Caught between repeated disruptions and a looming deadline to save its anti-rape law, the government is determined to get it passed in the Rajya Sabha on Thursday even amid protests.
With the opposition, and some of its allies, disrupting proceedings in the parliament, the government sent out a clear message that it was prepared to push the criminal laws (amendment) bill and important financial business at all costs in the Rajya Sabha, during the next two days.
The criminal laws (amendment) bill, cleared by the Lok Sabha on Tuesday must also get the Rajya Sabha’s nod by Friday, failing which the much hyped anti-rape ordinance issued by the government in February will lapse on April 4.
This anti-rape bill is listed for discussion and passage in the House of Elders on Thursday along with the financial appropriation bills.
In his meeting with key opposition leaders, parliamentary affairs minister Kamal Nath stressed on the importance of passing these bills.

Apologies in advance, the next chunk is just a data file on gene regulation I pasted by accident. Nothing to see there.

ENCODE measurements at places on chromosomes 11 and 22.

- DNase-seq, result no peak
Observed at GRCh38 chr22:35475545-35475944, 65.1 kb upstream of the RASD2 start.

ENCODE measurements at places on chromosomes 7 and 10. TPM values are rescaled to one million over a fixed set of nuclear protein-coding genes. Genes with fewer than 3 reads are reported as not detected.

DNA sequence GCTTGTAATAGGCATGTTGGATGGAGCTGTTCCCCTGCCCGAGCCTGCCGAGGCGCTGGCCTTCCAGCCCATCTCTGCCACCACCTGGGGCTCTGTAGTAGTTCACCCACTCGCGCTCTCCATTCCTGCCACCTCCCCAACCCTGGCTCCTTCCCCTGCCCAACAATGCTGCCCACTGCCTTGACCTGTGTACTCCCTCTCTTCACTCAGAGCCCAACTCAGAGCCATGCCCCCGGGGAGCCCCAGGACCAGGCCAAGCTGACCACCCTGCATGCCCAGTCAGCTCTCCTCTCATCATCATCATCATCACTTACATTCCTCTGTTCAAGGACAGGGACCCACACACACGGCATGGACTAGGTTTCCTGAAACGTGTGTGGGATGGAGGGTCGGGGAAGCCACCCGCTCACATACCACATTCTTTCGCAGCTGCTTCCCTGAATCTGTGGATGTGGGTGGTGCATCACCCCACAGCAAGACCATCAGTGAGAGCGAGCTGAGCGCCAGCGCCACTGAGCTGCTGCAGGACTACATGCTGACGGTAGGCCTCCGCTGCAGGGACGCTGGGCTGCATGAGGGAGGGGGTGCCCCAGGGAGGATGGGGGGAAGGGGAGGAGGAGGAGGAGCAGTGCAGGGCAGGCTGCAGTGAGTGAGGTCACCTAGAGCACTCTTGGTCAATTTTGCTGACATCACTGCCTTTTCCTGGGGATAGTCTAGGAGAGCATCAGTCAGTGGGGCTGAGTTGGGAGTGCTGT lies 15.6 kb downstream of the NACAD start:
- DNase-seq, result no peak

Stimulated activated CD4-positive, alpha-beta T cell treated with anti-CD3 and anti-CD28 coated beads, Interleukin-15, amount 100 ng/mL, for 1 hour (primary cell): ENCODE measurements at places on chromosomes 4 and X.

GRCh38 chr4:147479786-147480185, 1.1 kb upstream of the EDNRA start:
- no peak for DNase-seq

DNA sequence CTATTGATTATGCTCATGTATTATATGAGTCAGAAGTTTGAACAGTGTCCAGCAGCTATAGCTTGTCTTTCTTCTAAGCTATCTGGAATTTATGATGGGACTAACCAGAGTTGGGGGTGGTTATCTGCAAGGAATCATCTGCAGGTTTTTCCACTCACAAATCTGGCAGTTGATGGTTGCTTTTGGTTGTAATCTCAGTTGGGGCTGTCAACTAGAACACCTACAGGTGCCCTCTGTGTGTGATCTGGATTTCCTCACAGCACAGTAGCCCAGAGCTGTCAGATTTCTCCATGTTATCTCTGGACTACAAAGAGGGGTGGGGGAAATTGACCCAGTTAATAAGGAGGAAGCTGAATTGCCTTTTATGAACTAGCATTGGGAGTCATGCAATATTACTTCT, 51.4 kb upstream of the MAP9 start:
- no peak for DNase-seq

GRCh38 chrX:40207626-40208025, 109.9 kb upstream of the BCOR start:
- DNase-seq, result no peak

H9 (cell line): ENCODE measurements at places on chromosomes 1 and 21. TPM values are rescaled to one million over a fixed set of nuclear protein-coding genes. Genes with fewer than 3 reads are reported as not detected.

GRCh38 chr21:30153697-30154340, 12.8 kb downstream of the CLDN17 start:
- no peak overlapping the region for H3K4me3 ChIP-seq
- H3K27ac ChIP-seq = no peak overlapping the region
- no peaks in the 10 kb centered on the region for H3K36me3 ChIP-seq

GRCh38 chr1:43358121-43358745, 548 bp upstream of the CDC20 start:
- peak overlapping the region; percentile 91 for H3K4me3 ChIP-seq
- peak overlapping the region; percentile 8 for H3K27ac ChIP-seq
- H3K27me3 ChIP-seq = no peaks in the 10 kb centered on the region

Leaders of opposition in both Houses, Sushma Swaraj and Arun Jaitley have, however, suggested to the government to ensure a proper discussion on the anti-rape bill before passing it.
The government is prepared to do so, provided other parties relent.
Since the bill can be passed by a simple majority, the government is ready to proceed with a voice vote in Rajya Sabha.
Having comfortably won the voting on the issue of FDI in retail in the House during the winter session by a margin of 21 votes, it is confident about its numbers.
There are, however, no indications of either the Lok Sabha or Rajya Sabha functioning normally for the next two days.
Tamil parties – the DMK and AIADMK – will continue to raise the issue of atrocities on Tamils living in Sri Lanka.